Bordering intimacy is a study of how borders and dominant forms of intimacy, such as family, are central to the governance of postcolonial states such as Britain. The book explores the connected history between contemporary border regimes and the policing of family with the role of borders under European and British empires. Building upon postcolonial, decolonial and black feminist theory, the investigation centres on how colonial bordering is remade in contemporary Britain through appeals to protect, sustain and make family life. Not only was family central to the making of colonial racism but claims to family continue to remake, shore up but also hide the organisation of racialised violence in liberal states. Drawing on historical investigations, the book investigates the continuity of colonial rule in numerous areas of contemporary government – family visa regimes, the policing of sham marriages, counterterror strategies, deprivation of citizenship, policing tactics, integration policy. In doing this, the book re-theorises how we think of the connection between liberal government, race, family, borders and empire. In using Britain as a case, this opens up further insights into the international/global circulations of liberal empire and its relationship to violence.
This chapter develops a theory of domestication, which underpins the book’s approach to borders, family, empire, race and government. This begins with a unique reading of Jane Eyre, a key piece of nineteenth-century literature, and explores what the treatment of the character of Bertha Mason can tell us about family and empire. Domestication concerns the organisation of household rule and the push to domesticate untamed and uncivilised elements in the name of heteronormative capitalist order. Drawing from postcolonial, decolonial and black feminism, the chapter shows how the discovery of undomesticated populations was central to domesticating territory through imperialism. Historically, family has related to race just as much as it has to the more familiar inequalities of gender and sexuality. The chapter shows how the figure of Bertha Mason is dehumanised in Jane Eyre as an undomesticated presence within the English manor house. This works as an allegory for the contemporary racialised migrant and citizen.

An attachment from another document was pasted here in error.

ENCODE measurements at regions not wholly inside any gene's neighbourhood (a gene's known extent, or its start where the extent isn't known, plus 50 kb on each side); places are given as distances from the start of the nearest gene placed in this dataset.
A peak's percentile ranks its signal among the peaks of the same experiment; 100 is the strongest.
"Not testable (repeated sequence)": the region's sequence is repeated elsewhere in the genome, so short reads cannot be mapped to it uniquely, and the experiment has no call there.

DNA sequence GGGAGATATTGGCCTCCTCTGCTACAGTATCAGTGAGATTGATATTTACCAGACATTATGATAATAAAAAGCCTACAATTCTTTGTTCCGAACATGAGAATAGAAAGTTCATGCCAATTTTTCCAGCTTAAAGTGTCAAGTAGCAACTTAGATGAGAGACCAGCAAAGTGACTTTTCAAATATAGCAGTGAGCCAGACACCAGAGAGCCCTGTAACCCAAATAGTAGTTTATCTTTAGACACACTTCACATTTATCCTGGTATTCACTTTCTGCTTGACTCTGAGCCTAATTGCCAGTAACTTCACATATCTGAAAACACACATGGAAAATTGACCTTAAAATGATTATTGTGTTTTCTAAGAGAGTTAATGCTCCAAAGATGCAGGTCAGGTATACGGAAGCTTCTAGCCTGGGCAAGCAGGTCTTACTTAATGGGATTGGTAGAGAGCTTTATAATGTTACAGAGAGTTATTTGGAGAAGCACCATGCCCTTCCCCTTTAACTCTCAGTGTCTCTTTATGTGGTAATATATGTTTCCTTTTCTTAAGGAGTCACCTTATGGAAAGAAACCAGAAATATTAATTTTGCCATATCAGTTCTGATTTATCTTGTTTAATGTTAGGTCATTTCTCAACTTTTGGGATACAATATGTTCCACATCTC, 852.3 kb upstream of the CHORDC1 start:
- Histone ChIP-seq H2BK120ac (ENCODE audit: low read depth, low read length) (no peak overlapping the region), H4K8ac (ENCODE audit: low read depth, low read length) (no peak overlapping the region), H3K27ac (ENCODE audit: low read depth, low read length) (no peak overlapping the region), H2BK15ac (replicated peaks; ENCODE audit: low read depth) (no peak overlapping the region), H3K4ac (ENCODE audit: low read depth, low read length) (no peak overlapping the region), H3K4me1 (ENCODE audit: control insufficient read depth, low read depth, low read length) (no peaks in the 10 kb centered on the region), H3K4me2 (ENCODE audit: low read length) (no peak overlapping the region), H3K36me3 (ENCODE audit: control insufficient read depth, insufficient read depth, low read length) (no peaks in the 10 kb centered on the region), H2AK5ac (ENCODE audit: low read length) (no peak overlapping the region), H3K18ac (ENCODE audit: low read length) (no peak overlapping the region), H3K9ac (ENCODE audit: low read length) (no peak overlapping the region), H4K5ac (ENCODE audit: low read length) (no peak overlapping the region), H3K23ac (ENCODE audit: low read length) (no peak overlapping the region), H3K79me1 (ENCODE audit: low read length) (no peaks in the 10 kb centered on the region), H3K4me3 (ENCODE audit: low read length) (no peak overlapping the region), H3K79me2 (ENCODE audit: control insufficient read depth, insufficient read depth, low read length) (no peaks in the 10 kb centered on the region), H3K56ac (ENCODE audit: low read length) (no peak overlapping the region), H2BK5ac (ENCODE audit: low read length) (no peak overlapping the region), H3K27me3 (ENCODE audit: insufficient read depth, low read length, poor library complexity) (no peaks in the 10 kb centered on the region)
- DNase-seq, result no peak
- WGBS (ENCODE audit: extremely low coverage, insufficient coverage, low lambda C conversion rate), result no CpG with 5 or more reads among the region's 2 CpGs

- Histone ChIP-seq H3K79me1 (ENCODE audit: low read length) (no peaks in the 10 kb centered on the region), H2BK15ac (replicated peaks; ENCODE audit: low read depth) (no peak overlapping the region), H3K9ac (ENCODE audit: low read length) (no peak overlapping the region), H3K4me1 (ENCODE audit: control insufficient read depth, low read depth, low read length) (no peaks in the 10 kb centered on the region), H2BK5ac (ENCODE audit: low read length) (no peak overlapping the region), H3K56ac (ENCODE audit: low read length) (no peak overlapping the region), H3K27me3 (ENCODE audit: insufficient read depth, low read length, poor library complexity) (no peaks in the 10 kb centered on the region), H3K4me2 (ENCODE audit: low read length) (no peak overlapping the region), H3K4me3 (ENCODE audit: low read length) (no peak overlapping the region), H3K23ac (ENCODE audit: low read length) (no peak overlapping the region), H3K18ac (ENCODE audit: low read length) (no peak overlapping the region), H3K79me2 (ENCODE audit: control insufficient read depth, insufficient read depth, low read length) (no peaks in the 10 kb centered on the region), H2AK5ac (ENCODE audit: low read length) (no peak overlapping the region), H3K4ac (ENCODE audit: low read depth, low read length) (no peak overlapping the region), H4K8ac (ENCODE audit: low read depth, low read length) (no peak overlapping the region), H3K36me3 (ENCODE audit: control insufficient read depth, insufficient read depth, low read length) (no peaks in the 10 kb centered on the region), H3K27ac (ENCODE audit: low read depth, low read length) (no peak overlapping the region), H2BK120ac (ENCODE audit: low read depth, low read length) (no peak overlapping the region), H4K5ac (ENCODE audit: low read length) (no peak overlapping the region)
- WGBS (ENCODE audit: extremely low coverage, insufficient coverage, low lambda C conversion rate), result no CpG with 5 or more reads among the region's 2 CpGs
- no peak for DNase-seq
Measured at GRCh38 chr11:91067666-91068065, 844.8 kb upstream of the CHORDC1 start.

Chapter 4 explores the significance of attempts to deprive criminals convicted of child sexual exploitation offences or ‘grooming’ of their citizenship. The case of grooming is used to explore where borders go, who they ‘stick’ to and what this tells us about the continuity of colonial hierarchies of race in Britain. Contributing to debates on race, masculinity and violence, this explores how monsters are created in contemporary Britain – in the figure of the ISIS terrorist, the street groomer, the gang member. The chapter examines how discovering monsters demands their eradication, such as in the form of deprivation, deportation and assassination. In the case of grooming, it is shown how this is made exceptional as a racial crime, one committed by dangerous ‘Asian’ and ‘Muslim men’ against ‘white girls’. Making certain people into monsters justifies the use of exceptional acts such as the deprivation of citizenship, which shape the treatment of all naturalised and racialised citizens. The chapter then shows how the state’s attempt to ‘protect’ white girls by depriving convicted criminals of their citizenship shares much in common with the far right/white nationalists’ appeals to protect the white family against deviant and perverse ‘invaders’.